Equally, we can sometimes see the dangers in certain business strategies when they scandalize the perpetrators in other contexts. One hopes the experiences of Wells Fargo, VW, Samsung and the Republican Party offer some lessons for, say, pharma, insurance, airlines and the Republican Party.
But the example I speak of is from the cable “news” industry.
You have no doubt by now learned that CNN “commentator” Donna Brazile resigned in disgrace after getting caught leaking debate questions to the Hillary Clinton campaign, abusing her access to CNN's inner sanctum to benefit her party.
So utterly gross, and so utterly unsurprising. Because she has an absolutely disqualifying conflict of interest. Because, duh, she's a mouthpiece for a political institution. And therefore had no business in the sanctum to begin with.
For CNN to air Democratic insiders like Brazile, David Axelrod, and Trump proxies Cory Lewandowski and Jeffrey Lord is (to coin an adjective) deplorable. They are not commentators. They are shills, offering none of the insight, context, informed opinion or even insider knowledge the audience has the right to expect from opinion journalists. Rather, they are destined to say only -- only, only, only -- what they deem beneficial to their candidate or party.
Which makes them useless, and which makes CNN a nightly purveyor of consumer deception.
They present these people as purveyors of journalistic commentary, but they are nothing but spokespersons. Can it really be possible that Jeffrey Zucker was populating his panels with the chair of the Democratic National Committee? Sadly, yes.
And you see what came of it. Disgrace -- and yet another blow to what remains of CNN’s reputation as a news organization.
If you're in advertising and publishing, don’t cluck too loudly. Because the scandalous behavior I have described is a direct parallel to scandalous behavior your organization most likely has enthusiastically embraced: native advertising, which depends on an identical sort of switcheroo. It's “content,” designed to blend in with surrounding editorial content -- only it's created for or by an advertiser to put its best foot forward.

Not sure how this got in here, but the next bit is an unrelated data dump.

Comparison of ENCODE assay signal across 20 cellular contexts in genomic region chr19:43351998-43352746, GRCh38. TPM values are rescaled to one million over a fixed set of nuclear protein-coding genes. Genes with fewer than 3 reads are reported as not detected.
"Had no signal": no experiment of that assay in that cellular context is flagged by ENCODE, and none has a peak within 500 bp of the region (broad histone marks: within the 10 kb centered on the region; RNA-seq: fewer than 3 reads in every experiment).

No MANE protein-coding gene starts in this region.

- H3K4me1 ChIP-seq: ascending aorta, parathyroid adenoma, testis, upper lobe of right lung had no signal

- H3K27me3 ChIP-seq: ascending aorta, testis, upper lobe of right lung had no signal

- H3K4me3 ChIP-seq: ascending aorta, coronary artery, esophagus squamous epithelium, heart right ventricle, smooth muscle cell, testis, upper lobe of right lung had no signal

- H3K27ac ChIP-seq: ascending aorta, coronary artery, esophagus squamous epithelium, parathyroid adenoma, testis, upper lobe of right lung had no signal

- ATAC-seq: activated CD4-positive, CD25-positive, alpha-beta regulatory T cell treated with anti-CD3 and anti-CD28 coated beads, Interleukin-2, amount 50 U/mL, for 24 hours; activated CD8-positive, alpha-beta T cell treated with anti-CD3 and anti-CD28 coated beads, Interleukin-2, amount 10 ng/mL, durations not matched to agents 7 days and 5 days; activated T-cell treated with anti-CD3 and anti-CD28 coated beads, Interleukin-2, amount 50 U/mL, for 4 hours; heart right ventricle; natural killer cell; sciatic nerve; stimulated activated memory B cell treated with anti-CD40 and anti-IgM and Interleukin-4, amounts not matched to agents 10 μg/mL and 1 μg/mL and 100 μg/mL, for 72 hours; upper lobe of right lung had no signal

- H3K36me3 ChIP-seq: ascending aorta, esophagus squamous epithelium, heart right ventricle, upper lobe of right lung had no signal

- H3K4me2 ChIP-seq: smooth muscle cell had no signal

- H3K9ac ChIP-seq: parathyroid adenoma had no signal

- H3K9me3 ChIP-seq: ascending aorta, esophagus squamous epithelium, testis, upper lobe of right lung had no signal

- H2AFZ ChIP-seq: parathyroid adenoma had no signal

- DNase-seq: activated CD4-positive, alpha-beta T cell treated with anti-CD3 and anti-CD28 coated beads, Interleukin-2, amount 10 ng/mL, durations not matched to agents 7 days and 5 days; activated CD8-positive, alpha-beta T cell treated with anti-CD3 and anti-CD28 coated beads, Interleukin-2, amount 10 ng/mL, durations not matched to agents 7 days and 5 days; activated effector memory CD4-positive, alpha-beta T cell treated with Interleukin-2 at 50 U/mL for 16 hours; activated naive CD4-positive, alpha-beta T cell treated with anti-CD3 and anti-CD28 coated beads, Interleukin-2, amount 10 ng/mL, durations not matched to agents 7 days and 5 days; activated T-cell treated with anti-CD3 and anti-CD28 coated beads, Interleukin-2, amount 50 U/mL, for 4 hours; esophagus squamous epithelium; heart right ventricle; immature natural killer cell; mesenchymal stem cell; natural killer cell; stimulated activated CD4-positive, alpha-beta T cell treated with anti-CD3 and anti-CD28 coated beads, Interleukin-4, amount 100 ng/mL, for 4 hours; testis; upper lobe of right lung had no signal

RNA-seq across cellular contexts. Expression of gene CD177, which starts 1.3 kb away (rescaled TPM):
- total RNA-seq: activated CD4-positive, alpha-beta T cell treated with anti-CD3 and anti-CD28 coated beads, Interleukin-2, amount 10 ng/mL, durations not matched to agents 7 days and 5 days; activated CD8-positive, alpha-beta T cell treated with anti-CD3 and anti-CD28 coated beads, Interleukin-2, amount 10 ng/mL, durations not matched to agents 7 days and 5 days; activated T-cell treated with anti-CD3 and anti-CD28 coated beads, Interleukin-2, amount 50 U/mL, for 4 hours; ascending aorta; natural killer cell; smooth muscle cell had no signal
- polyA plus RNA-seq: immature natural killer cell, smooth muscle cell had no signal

Apologists for native, even from this very publisher, continue to elide over the obvious deceptiveness by:
1) cherry-picking research findings in studies commissioned by interested parties:
A 2016 IPG/Forbes/Newhouse study... found that 22% of people perceive native advertising as intended to educate, versus only 4% seeing banner ads as teachable moments…….the IPG/Forbes/Newhouse study found even higher rates of recall for branded content than in IPG's original study with Sharethrough in 2013.
2) failing to reconcile the irreconcilable:
They trust it: When native content is clearly labeled and seen as quality content, consumers report higher trust in the brand. This is according to a study conducted by Contently last year. Interestingly, consumers report less trust of “branded content” overall, with a loss in credibility for the source — but when presented with quality branded content, the impact is more positive.
Except, when native content is clearly labeled (and it seldom is ) consumers don’t click on it...because it is advertising. And research from non-interested parties shows that when they realize they've been duped, they get hopping mad.
So, yeah. IPG, Forbes, Contently and Sharethrough want you to think this desperate, fundamentally dishonest niche is some sort of consumer benefit -- just as Jeff Zucker wanted to pawn off a bunch of shills as commentators. There will come a reckoning, but it won’t be brought to you by Wikileaks,
It will be brought to you by the FTC.